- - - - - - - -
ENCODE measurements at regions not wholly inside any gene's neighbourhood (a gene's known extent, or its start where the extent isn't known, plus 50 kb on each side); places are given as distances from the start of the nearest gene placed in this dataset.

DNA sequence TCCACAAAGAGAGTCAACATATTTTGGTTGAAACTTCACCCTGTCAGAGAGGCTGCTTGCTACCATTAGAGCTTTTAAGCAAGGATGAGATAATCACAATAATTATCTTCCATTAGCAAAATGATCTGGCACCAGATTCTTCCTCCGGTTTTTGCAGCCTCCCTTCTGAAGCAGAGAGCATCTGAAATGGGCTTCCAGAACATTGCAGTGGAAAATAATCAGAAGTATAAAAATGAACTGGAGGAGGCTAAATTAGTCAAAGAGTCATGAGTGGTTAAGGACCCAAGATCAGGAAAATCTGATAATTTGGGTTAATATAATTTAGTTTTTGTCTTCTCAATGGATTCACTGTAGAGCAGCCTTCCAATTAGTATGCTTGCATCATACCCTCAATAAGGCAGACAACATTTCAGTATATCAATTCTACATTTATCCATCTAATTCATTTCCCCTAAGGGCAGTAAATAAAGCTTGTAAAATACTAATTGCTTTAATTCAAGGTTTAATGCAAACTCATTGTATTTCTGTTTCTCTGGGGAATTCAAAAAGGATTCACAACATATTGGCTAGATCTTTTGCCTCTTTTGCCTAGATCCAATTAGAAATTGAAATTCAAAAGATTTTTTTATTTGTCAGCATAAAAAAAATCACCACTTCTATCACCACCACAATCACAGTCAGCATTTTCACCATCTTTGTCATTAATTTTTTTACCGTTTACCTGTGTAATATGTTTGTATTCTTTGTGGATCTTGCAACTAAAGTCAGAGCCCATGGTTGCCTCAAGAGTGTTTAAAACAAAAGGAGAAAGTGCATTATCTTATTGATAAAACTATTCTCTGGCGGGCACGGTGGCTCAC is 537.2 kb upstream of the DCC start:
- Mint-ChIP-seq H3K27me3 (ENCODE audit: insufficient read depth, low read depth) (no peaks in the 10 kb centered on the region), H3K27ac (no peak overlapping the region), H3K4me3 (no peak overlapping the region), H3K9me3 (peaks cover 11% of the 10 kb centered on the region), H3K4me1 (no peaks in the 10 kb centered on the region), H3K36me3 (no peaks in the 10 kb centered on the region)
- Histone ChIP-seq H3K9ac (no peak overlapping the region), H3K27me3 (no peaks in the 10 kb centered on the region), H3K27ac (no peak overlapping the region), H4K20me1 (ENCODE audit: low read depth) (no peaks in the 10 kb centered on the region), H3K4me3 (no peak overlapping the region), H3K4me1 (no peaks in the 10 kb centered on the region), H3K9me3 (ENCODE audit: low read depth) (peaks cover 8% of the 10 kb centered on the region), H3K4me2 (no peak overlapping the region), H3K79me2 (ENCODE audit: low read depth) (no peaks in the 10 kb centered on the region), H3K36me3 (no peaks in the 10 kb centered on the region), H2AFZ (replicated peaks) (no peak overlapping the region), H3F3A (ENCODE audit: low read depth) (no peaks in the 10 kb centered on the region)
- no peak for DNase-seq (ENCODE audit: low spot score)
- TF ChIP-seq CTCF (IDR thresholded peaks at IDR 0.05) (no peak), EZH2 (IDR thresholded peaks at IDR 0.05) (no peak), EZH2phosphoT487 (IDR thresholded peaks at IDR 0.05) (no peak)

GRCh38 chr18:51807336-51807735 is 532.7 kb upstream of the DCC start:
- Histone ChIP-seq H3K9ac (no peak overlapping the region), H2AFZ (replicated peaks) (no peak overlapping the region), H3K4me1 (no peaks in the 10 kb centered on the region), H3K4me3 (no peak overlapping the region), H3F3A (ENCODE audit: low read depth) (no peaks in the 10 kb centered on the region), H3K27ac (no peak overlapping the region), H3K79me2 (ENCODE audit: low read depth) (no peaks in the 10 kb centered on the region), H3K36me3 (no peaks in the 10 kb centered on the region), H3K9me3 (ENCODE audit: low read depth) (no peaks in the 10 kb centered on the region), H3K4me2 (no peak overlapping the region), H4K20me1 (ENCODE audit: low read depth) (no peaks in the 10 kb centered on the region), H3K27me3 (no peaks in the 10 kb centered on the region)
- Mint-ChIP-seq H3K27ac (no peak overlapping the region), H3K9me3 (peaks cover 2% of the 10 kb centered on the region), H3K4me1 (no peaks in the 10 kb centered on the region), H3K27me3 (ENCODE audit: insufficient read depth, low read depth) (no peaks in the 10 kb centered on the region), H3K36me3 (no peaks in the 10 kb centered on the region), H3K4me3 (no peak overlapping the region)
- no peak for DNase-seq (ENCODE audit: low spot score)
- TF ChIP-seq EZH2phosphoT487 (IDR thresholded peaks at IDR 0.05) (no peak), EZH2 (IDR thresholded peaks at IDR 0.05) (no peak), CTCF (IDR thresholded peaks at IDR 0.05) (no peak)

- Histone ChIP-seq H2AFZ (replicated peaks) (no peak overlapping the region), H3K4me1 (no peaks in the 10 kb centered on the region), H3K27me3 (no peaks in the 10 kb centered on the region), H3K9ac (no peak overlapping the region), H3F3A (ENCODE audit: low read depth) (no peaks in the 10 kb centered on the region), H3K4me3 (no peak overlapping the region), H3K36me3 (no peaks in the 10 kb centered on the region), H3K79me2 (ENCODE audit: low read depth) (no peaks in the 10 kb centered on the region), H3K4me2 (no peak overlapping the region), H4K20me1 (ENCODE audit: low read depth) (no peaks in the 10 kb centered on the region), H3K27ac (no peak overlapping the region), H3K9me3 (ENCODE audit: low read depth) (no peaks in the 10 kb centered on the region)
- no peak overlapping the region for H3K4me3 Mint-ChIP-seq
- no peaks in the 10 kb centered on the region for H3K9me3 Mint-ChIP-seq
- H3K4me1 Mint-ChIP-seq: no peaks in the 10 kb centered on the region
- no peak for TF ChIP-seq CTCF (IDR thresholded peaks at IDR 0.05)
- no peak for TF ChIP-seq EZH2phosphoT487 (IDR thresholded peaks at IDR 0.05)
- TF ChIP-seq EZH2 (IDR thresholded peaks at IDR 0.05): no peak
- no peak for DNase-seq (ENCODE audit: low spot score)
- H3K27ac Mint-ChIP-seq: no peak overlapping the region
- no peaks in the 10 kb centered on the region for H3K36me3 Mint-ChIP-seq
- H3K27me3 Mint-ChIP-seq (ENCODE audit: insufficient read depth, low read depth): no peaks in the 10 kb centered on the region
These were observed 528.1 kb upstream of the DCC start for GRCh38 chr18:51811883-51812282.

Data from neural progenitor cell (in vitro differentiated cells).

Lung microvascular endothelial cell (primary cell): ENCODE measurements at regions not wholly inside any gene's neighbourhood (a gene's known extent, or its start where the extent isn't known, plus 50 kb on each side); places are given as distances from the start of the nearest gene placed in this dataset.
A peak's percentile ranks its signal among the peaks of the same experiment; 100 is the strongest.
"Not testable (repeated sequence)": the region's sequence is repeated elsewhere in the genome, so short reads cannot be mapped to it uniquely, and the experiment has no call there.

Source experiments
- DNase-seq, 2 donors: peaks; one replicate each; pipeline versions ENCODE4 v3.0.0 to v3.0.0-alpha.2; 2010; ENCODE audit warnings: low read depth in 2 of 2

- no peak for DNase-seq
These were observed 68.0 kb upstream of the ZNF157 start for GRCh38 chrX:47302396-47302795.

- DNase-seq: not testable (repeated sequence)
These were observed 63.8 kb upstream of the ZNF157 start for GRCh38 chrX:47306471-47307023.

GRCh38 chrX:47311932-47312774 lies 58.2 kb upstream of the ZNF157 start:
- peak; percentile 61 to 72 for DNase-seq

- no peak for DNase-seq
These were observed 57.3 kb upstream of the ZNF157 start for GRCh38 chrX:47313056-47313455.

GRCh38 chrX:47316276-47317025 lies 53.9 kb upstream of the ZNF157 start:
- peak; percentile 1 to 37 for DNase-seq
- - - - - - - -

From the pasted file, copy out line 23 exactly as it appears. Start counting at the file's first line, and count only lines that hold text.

These were observed 528.1 kb upstream of the DCC start for GRCh38 chr18:51811883-51812282.